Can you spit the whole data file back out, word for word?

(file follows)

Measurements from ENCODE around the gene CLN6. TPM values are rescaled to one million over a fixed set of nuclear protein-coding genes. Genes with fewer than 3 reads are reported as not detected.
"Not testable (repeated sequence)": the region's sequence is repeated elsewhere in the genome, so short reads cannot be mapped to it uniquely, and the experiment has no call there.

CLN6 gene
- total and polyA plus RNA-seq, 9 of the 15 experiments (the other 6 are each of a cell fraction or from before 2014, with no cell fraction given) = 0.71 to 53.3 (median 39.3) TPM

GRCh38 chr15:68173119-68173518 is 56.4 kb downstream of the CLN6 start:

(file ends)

Measurements from ENCODE around the gene CLN6. TPM values are rescaled to one million over a fixed set of nuclear protein-coding genes. Genes with fewer than 3 reads are reported as not detected.
"Not testable (repeated sequence)": the region's sequence is repeated elsewhere in the genome, so short reads cannot be mapped to it uniquely, and the experiment has no call there.

CLN6 gene
- total and polyA plus RNA-seq, 9 of the 15 experiments (the other 6 are each of a cell fraction or from before 2014, with no cell fraction given) = 0.71 to 53.3 (median 39.3) TPM

GRCh38 chr15:68173119-68173518 is 56.4 kb downstream of the CLN6 start: